Home renovations happen at the intersection of fantasy and reality. On the whimsical side, renos allow you to make your living space what you always dreamed it could be. On the practical side, renos are an investment – both in yourself and in your property.
And on the extra practical side, there’s the not-so-small matter of paying for your reno. In other words, picking out your favourite new countertops is easy; paying for them, not so much.
Borrowing money is an easy solution, but when it comes to home renovations, there’s a right way to do it. As you plan your next reno, follow these tips to make sure you don’t get burned by financing.
Make a Budget
I shouldn’t have to say it, but it’s easy to get swept up – especially if you’re planning to do your renovations yourself. Carefully make a checklist of everything you want to do and estimate the cost. Any HGTV show will offer proof that renovations never happen without surprises, so take that number, double it, and you have your budget.
This is also a good opportunity to make sure your ideas are reasonable. You might find that you can get a similar result for a lot less money by choosing different materials (or even different vendors). Take some time to shop around and compare prices. And be prepared to change your plans if practicality demands it.
Save Up First
If at all possible, plan to finance at least a portion of your renovation with savings. You might have savings already, or you might want to start saving up now. Not only will this save you money on interest, but it will protect your position in case something goes wrong. You don’t want to owe more money than you can pay back by selling your house. Paying cash will help make sure that doesn’t happen.
To save up for your renovation, use a high-interest savings account. These accounts pay much more interest on your savings than big bank savings accounts do. The best savings account rate in Canada is currently 2.80%, offered by Motive Financial.
Use Your Credit Card – Wisely
Credit cards charge the highest interest rates possible. Don’t, under any circumstances, finance your renovation using a credit card.
Do, however, take advantage of any special offers and credit card rewards points. For example, some stores will let you defer payments interest-free when you use their store credit card. Use this to your advantage, but plan to pay off the credit card before any interest becomes due.
You could also consider using a rewards credit card to earn points on your renovation purchases. Many credit cards offer bonus rewards for new customers. But again, beware of the high interest rates and only use the card to make the purchase – not to supply the money.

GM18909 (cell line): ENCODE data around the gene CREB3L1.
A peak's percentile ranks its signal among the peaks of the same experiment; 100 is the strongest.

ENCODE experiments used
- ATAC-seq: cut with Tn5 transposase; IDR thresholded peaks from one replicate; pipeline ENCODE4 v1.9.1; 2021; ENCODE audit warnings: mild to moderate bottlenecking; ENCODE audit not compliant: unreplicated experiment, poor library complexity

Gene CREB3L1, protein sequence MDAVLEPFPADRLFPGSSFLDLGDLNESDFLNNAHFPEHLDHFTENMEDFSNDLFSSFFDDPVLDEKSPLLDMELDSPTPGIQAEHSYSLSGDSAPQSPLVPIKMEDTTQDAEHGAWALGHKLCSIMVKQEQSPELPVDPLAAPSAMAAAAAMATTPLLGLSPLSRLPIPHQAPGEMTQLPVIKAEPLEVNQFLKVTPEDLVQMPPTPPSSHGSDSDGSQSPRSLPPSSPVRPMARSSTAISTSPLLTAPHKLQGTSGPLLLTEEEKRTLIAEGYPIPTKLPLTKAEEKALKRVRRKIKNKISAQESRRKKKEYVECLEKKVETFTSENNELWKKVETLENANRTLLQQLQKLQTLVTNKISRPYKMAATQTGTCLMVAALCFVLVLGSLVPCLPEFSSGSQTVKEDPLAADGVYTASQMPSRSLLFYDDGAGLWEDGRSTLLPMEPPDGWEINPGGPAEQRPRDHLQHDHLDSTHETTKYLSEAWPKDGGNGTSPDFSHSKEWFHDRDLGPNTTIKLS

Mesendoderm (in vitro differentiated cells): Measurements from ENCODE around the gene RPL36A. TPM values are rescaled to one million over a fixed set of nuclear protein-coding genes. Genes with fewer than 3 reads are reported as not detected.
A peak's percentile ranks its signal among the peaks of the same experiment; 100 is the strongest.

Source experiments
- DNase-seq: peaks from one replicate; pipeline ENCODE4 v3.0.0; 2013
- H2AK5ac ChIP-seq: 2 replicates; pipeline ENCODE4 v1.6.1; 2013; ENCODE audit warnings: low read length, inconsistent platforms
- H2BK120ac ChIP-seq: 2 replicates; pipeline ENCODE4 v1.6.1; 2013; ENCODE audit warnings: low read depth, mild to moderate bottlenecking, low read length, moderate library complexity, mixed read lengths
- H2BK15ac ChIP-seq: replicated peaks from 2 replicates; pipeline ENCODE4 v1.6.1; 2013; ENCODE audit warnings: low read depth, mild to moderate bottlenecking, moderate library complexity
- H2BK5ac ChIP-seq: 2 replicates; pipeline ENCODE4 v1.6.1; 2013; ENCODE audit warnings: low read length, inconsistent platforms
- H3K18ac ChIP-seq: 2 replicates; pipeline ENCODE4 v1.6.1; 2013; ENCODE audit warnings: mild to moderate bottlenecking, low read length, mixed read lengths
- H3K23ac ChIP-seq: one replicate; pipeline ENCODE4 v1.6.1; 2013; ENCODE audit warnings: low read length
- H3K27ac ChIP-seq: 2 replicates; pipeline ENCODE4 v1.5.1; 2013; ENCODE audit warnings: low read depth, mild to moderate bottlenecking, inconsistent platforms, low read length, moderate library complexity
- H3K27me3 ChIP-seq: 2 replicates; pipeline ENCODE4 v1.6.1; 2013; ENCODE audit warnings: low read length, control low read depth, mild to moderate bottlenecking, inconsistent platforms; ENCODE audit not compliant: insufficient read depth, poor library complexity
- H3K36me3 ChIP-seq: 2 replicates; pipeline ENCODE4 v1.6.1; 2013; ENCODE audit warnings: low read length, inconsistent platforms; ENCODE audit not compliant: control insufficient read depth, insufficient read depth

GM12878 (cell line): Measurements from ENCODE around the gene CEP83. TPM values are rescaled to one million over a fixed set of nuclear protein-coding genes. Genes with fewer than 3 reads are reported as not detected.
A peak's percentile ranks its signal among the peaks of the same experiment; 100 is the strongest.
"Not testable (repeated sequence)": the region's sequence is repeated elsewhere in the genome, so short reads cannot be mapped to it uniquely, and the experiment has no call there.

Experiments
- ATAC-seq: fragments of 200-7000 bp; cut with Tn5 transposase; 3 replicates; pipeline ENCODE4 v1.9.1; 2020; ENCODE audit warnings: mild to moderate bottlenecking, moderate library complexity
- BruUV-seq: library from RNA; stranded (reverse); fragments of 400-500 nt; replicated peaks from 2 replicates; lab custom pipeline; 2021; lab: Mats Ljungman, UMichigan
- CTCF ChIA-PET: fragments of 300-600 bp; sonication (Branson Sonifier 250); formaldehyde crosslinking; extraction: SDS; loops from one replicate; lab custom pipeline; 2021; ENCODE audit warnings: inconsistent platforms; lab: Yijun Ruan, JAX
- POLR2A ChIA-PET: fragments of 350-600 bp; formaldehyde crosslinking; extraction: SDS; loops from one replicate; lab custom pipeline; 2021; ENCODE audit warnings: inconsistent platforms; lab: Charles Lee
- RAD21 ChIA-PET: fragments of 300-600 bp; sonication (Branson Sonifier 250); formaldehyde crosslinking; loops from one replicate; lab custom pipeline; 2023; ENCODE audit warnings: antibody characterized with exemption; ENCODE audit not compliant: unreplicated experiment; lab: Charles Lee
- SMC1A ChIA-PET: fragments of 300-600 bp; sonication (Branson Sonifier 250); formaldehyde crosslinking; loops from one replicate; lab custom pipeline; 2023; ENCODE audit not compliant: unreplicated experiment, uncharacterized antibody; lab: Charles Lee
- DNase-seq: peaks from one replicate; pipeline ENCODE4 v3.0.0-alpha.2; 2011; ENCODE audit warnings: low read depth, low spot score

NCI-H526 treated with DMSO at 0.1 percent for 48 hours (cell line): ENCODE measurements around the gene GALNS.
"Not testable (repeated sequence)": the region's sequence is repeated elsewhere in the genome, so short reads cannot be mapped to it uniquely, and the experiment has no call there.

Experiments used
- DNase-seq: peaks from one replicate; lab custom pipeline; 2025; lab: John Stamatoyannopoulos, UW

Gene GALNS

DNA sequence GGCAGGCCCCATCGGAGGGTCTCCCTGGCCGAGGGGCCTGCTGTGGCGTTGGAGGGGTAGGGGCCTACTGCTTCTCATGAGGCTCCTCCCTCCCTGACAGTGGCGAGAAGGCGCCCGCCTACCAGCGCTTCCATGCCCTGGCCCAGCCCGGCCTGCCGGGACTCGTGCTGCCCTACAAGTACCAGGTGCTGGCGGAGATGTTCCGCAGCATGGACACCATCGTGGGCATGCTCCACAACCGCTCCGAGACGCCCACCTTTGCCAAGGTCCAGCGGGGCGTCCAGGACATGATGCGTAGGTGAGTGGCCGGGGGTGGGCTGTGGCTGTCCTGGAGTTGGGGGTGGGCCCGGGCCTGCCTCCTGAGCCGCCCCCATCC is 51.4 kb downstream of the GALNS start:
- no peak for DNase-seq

Tap in to Home Equity
Bank loans and lines of credit offer better interest rates than credit cards, but the best rate you can get for financing will likely be with a home equity line of credit (HELOC). A HELOC allows you to borrow against the equity in your home and make interest-only payments. Typical HELOC interest rates are about a half-percent above the prime rate (currently around 4.45%). Compare that with an unsecured line of credit that might charge around prime plus 5% (around 8.95%) or a credit card that could charge up to 22%.
The downside to a HELOC is they can be expensive to set up. Depending on the structure of your mortgage you may have to set it up using a real estate lawyer, which could cost several hundred dollars. There are qualification criteria and a lengthy application process as well. A local mortgage broker can help you navigate all of the ins and outs and make sure you get a good deal on your HELOC.
One more word of caution – if your HELOC requires an appraisal, your application may not be approved if your home is under construction. Set up your HELOC before you start your project to avoid a sticky situation.
Use Your Mortgage
If you’re buying a home with the intention of renovating it, you might be able to get a mortgage that covers the purchase and the renovations. Sometimes, these arrangements will pay out cash. More likely, however, you’ll be reimbursed directly as you show receipts and proof that the work has been done. Talk to your mortgage broker to learn more about your options for financing a renovation through your mortgage.
Measure Twice, Cut Once
Renovations can be expensive. The last thing you want is to spend more than you can afford. Carefully think through the scope of your renovation and the total cost. Your monthly payments and ability to repay a loan are even more important than your ability to qualify for one.
Carefully weigh all your options and be sure you’re financially prepared to take on a renovation project. Nothing takes away the enjoyment of a newly renovated living space more than the weight of debt payments you can’t afford.